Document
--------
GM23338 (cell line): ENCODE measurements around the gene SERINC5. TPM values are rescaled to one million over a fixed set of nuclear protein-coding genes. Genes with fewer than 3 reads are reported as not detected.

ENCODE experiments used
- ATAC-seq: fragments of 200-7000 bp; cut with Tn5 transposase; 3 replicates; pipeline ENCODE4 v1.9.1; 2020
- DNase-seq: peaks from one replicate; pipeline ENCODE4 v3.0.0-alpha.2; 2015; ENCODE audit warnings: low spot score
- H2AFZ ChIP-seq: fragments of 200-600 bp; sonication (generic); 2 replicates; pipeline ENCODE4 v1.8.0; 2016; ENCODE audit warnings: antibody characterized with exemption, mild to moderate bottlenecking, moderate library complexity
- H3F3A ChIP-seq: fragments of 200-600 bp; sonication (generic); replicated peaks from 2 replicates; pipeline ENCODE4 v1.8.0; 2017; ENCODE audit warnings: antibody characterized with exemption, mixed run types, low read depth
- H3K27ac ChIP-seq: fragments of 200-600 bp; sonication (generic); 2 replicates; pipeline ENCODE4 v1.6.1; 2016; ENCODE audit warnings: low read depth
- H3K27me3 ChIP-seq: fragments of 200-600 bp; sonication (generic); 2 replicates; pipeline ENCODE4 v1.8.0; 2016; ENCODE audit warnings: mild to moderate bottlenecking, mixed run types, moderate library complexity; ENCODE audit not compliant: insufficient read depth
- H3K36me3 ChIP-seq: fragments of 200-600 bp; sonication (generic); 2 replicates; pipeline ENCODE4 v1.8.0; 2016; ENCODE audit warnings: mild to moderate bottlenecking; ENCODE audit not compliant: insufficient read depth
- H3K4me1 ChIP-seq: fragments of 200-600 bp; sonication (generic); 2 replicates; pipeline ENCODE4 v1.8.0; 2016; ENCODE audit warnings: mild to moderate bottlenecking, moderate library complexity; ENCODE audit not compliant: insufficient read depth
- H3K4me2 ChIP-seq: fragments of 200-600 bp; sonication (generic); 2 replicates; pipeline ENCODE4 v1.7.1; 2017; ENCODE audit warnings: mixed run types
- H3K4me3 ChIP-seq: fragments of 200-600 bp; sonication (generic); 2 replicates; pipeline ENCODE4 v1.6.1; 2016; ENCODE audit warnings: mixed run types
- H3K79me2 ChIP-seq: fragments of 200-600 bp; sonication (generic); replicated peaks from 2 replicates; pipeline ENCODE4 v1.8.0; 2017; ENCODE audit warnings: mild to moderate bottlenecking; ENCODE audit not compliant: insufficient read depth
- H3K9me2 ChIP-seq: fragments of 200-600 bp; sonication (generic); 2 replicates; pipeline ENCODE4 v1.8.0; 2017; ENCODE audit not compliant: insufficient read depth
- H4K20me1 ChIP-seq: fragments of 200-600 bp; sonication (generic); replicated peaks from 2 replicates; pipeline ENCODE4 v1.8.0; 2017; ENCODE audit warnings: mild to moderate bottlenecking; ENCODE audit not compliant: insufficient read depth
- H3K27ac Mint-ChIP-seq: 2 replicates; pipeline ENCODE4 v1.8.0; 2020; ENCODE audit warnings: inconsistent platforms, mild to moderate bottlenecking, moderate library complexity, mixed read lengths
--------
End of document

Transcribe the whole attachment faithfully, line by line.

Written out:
GM23338 (cell line): ENCODE measurements around the gene SERINC5. TPM values are rescaled to one million over a fixed set of nuclear protein-coding genes. Genes with fewer than 3 reads are reported as not detected.

ENCODE experiments used
- ATAC-seq: fragments of 200-7000 bp; cut with Tn5 transposase; 3 replicates; pipeline ENCODE4 v1.9.1; 2020
- DNase-seq: peaks from one replicate; pipeline ENCODE4 v3.0.0-alpha.2; 2015; ENCODE audit warnings: low spot score
- H2AFZ ChIP-seq: fragments of 200-600 bp; sonication (generic); 2 replicates; pipeline ENCODE4 v1.8.0; 2016; ENCODE audit warnings: antibody characterized with exemption, mild to moderate bottlenecking, moderate library complexity
- H3F3A ChIP-seq: fragments of 200-600 bp; sonication (generic); replicated peaks from 2 replicates; pipeline ENCODE4 v1.8.0; 2017; ENCODE audit warnings: antibody characterized with exemption, mixed run types, low read depth
- H3K27ac ChIP-seq: fragments of 200-600 bp; sonication (generic); 2 replicates; pipeline ENCODE4 v1.6.1; 2016; ENCODE audit warnings: low read depth
- H3K27me3 ChIP-seq: fragments of 200-600 bp; sonication (generic); 2 replicates; pipeline ENCODE4 v1.8.0; 2016; ENCODE audit warnings: mild to moderate bottlenecking, mixed run types, moderate library complexity; ENCODE audit not compliant: insufficient read depth
- H3K36me3 ChIP-seq: fragments of 200-600 bp; sonication (generic); 2 replicates; pipeline ENCODE4 v1.8.0; 2016; ENCODE audit warnings: mild to moderate bottlenecking; ENCODE audit not compliant: insufficient read depth
- H3K4me1 ChIP-seq: fragments of 200-600 bp; sonication (generic); 2 replicates; pipeline ENCODE4 v1.8.0; 2016; ENCODE audit warnings: mild to moderate bottlenecking, moderate library complexity; ENCODE audit not compliant: insufficient read depth
- H3K4me2 ChIP-seq: fragments of 200-600 bp; sonication (generic); 2 replicates; pipeline ENCODE4 v1.7.1; 2017; ENCODE audit warnings: mixed run types
- H3K4me3 ChIP-seq: fragments of 200-600 bp; sonication (generic); 2 replicates; pipeline ENCODE4 v1.6.1; 2016; ENCODE audit warnings: mixed run types
- H3K79me2 ChIP-seq: fragments of 200-600 bp; sonication (generic); replicated peaks from 2 replicates; pipeline ENCODE4 v1.8.0; 2017; ENCODE audit warnings: mild to moderate bottlenecking; ENCODE audit not compliant: insufficient read depth
- H3K9me2 ChIP-seq: fragments of 200-600 bp; sonication (generic); 2 replicates; pipeline ENCODE4 v1.8.0; 2017; ENCODE audit not compliant: insufficient read depth
- H4K20me1 ChIP-seq: fragments of 200-600 bp; sonication (generic); replicated peaks from 2 replicates; pipeline ENCODE4 v1.8.0; 2017; ENCODE audit warnings: mild to moderate bottlenecking; ENCODE audit not compliant: insufficient read depth
- H3K27ac Mint-ChIP-seq: 2 replicates; pipeline ENCODE4 v1.8.0; 2020; ENCODE audit warnings: inconsistent platforms, mild to moderate bottlenecking, moderate library complexity, mixed read lengths